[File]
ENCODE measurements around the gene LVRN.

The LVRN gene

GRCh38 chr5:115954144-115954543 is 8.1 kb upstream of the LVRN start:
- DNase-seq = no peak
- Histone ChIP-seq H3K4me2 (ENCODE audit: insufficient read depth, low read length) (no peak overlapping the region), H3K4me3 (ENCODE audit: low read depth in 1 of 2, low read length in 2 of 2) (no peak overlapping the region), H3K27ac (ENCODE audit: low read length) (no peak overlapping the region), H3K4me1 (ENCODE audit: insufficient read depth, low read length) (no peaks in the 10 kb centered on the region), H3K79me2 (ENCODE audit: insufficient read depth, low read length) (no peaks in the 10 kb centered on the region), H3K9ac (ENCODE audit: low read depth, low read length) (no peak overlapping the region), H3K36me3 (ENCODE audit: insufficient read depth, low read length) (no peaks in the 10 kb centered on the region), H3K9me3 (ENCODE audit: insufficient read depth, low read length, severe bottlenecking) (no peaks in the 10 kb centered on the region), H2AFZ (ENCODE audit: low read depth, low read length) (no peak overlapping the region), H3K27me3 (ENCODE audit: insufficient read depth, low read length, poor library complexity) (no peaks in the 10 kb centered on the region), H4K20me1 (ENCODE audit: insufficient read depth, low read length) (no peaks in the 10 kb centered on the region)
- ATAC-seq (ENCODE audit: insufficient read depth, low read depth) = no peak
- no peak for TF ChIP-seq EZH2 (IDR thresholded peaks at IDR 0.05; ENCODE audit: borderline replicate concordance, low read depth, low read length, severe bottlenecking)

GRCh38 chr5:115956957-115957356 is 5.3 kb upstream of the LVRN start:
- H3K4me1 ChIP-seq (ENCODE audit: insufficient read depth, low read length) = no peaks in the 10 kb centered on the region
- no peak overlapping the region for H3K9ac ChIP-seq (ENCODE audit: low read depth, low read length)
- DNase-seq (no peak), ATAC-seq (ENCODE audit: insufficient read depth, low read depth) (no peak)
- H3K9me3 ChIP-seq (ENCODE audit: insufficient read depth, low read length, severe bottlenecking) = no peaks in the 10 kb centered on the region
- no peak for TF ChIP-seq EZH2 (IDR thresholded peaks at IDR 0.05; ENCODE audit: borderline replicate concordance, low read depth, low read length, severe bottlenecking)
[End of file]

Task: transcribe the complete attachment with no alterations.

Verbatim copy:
ENCODE measurements around the gene LVRN.

The LVRN gene

GRCh38 chr5:115954144-115954543 is 8.1 kb upstream of the LVRN start:
- DNase-seq = no peak
- Histone ChIP-seq H3K4me2 (ENCODE audit: insufficient read depth, low read length) (no peak overlapping the region), H3K4me3 (ENCODE audit: low read depth in 1 of 2, low read length in 2 of 2) (no peak overlapping the region), H3K27ac (ENCODE audit: low read length) (no peak overlapping the region), H3K4me1 (ENCODE audit: insufficient read depth, low read length) (no peaks in the 10 kb centered on the region), H3K79me2 (ENCODE audit: insufficient read depth, low read length) (no peaks in the 10 kb centered on the region), H3K9ac (ENCODE audit: low read depth, low read length) (no peak overlapping the region), H3K36me3 (ENCODE audit: insufficient read depth, low read length) (no peaks in the 10 kb centered on the region), H3K9me3 (ENCODE audit: insufficient read depth, low read length, severe bottlenecking) (no peaks in the 10 kb centered on the region), H2AFZ (ENCODE audit: low read depth, low read length) (no peak overlapping the region), H3K27me3 (ENCODE audit: insufficient read depth, low read length, poor library complexity) (no peaks in the 10 kb centered on the region), H4K20me1 (ENCODE audit: insufficient read depth, low read length) (no peaks in the 10 kb centered on the region)
- ATAC-seq (ENCODE audit: insufficient read depth, low read depth) = no peak
- no peak for TF ChIP-seq EZH2 (IDR thresholded peaks at IDR 0.05; ENCODE audit: borderline replicate concordance, low read depth, low read length, severe bottlenecking)

GRCh38 chr5:115956957-115957356 is 5.3 kb upstream of the LVRN start:
- H3K4me1 ChIP-seq (ENCODE audit: insufficient read depth, low read length) = no peaks in the 10 kb centered on the region
- no peak overlapping the region for H3K9ac ChIP-seq (ENCODE audit: low read depth, low read length)
- DNase-seq (no peak), ATAC-seq (ENCODE audit: insufficient read depth, low read depth) (no peak)
- H3K9me3 ChIP-seq (ENCODE audit: insufficient read depth, low read length, severe bottlenecking) = no peaks in the 10 kb centered on the region
- no peak for TF ChIP-seq EZH2 (IDR thresholded peaks at IDR 0.05; ENCODE audit: borderline replicate concordance, low read depth, low read length, severe bottlenecking)